Which Tax Form Should You File?

Individual Tax Preparation – Which form should you use to file your federal income taxes? These days, most people use a computer to prepare and e-file their tax forms. It’s easy, because tax software selects the right form for you. If you file on paper, you’ll need to pick the right form to use.

Before you decide, check out IRS Free File on IRS.gov. It has free tax software or a Fillable Forms option that allows you to fill in your tax forms using a computer. You can e-file the completed forms for free!

If you still prefer paper and pen, here are some tips on how to choose the best form for your situation.

You can generally use the 1040EZ if:
• Your taxable income is below $100,000;
• Your filing status is single or married filing jointly;
• You are not claiming any dependents; and
• Your interest income is $1,500 or less.

The 1040A may be best for you if:
• Your taxable income is below $100,000;
• You have capital gain distributions;
• You claim certain tax credits; and
• You claim adjustments to income for IRA contributions and student loan interest.

However, reasons you must use the 1040 include:
• Your taxable income is $100,000 or more;
• You claim itemized deductions;
• You are reporting self-employment income; or
• You are reporting income from sale of a property.

We’re here to help! For no obligation free consultation contact us today!
ABA Tax Accounting
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Tips for Taxpayers Who Owe Taxes

Tips for Taxpayers Who Owe Taxes

TAX PROBLEMS – While most taxpayers get a refund from the IRS when they file their taxes, some do not. The IRS offers several payment options for those who owe taxes.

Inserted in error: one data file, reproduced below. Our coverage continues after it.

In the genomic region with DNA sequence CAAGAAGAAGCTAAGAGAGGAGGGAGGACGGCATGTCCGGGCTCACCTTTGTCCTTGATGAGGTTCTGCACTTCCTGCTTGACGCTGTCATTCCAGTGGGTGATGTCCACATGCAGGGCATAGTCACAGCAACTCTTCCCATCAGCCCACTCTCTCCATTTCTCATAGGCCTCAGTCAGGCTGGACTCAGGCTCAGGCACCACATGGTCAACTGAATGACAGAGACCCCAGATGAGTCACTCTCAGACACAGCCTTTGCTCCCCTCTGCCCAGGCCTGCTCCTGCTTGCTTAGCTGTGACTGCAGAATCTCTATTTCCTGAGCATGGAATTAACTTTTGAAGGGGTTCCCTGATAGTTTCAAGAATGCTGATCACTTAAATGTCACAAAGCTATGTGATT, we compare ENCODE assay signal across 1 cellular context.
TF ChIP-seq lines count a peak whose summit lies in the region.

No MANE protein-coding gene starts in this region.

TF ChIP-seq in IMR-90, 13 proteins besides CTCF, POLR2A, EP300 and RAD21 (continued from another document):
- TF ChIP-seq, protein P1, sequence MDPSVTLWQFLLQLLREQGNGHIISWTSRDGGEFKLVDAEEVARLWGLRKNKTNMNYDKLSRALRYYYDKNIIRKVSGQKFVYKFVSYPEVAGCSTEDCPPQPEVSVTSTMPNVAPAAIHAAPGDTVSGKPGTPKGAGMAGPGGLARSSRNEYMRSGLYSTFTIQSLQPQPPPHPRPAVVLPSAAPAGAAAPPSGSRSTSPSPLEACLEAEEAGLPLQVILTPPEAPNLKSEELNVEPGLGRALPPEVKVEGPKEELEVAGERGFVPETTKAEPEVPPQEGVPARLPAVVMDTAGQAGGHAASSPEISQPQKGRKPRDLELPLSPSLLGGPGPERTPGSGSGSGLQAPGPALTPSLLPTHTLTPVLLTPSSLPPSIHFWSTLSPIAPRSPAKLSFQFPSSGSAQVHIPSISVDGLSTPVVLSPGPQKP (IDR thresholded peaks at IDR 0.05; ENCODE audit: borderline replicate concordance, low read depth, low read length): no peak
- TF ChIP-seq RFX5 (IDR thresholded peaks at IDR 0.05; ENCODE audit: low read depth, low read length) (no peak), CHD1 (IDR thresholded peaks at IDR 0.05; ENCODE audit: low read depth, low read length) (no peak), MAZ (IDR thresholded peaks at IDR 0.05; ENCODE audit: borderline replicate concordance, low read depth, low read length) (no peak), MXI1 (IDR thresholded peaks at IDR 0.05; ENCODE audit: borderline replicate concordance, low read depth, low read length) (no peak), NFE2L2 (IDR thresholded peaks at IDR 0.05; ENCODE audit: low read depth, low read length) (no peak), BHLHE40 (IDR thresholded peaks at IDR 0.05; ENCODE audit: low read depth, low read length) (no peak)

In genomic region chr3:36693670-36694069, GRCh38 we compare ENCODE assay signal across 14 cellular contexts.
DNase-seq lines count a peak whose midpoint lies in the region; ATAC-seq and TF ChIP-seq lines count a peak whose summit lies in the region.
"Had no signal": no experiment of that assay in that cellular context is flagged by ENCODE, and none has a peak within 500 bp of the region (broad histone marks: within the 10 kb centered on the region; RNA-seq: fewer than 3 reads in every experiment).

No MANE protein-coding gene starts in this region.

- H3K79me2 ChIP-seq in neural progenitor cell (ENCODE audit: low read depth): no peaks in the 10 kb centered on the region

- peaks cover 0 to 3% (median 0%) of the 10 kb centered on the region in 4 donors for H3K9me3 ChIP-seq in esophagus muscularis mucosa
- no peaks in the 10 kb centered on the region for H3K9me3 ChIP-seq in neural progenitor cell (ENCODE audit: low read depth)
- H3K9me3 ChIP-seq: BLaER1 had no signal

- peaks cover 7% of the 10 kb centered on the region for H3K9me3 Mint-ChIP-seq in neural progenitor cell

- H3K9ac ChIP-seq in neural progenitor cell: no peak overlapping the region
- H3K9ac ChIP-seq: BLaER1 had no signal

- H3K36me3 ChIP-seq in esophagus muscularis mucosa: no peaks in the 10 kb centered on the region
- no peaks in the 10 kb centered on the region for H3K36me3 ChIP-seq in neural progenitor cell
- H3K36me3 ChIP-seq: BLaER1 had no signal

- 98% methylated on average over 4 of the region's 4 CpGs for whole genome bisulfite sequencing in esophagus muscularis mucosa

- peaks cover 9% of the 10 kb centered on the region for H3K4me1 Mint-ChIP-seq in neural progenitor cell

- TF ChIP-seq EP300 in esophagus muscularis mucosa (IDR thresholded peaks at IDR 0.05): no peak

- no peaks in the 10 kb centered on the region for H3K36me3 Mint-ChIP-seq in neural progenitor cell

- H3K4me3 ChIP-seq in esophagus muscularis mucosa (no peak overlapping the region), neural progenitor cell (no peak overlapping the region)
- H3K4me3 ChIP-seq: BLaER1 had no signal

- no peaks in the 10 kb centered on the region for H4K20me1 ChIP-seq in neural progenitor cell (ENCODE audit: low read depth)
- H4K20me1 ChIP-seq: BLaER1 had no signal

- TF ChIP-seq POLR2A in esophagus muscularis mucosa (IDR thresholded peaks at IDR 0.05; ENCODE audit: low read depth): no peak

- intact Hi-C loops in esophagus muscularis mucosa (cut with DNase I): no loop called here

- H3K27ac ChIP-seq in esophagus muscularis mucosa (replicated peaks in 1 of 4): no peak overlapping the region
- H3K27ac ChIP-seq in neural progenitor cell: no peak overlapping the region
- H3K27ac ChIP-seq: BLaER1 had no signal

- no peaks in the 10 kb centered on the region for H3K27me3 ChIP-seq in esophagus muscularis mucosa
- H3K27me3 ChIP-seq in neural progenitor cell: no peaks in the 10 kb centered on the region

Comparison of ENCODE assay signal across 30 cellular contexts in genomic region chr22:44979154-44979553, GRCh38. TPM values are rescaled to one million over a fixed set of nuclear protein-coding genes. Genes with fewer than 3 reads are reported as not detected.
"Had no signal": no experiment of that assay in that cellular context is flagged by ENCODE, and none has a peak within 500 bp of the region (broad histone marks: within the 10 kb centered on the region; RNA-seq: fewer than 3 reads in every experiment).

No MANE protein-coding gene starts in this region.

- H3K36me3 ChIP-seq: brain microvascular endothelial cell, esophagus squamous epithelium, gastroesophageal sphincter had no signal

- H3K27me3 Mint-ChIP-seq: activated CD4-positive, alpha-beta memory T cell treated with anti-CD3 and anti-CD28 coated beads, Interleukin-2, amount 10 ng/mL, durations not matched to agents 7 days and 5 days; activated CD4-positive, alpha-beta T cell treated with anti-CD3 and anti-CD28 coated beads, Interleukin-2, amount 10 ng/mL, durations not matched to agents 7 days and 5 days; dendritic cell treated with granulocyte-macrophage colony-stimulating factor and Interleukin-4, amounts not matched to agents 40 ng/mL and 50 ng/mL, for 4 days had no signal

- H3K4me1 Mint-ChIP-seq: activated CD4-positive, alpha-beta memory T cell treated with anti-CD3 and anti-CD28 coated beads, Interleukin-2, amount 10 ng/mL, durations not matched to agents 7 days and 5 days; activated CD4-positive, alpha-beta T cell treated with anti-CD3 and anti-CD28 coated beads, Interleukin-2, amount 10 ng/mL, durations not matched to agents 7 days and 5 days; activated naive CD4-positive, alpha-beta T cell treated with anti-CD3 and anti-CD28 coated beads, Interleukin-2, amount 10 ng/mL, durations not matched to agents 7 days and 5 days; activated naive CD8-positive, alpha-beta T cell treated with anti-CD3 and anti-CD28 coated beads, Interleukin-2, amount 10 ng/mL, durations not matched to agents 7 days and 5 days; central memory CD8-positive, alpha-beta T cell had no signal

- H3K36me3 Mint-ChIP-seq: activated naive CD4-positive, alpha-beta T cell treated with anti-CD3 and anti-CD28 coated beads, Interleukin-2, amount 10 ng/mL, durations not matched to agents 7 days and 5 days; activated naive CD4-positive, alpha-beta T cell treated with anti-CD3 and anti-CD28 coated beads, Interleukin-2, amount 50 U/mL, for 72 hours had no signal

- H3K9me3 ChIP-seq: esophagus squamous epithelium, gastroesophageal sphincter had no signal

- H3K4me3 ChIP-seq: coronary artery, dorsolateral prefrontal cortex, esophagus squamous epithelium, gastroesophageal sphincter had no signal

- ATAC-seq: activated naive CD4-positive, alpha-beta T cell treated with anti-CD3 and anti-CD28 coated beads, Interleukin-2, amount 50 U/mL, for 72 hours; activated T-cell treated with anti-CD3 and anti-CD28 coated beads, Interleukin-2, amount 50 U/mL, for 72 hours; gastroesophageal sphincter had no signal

Here are eight tips for those who owe federal taxes.
1. Tax bill payments. If you get a bill from the IRS this summer, you should pay it as soon as possible to save money. You can pay by check, money order, cashier’s check or cash. If you cannot pay it all, consider getting a loan to pay the bill in full. The interest rate for a loan may be less than the interest and penalties the IRS must charge by law.
2. Electronic Funds Transfer. It’s easy to pay your tax bill by electronic funds transfer. Just visit IRS.gov and use the Electronic Federal Tax Payment System.
3. Credit or debit card payments. You can also pay your tax bill with a credit or debit card. Even though the card company may charge an extra fee for a tax payment, the costs of using a credit or debit card may be less than the cost of an IRS payment plan.
4. More time to pay. You may qualify for a short-term agreement to pay your taxes. This may apply if you can fully pay your taxes in 120 days or less. You can request it through the Online Payment Agreement application at IRS.gov. You may also call the IRS at the number listed on the last notice you received. If you can’t find the notice, call 800-829-1040 for help. There is generally no set-up fee for a short-term agreement.
5. Installment Agreement. If you can’t pay in full at one time and can’t get a loan, you may want to apply for a monthly payment plan. If you owe $50,000 or less, you can apply using the IRS Online Payment Agreement application. It’s quick and easy. If approved, IRS will notify you immediately. You can arrange to make your payments by direct debit. This type of payment plan helps avoid missed payments and may help avoid a tax lien that would damage your credit.
6. Offer in Compromise. The IRS Offer-in-Compromise program allows you to settle your tax debt for less than the full amount you owe. An OIC may be an option if you can’t fully pay your taxes through an installment agreement or other payment alternative. The IRS may accept an OIC if the amount offered represents the most IRS can expect to collect within a reasonable time. Use the OIC Pre-Qualifier tool to see if you may be eligible before you apply. The tool will also direct you to other options if an OIC is not right for you.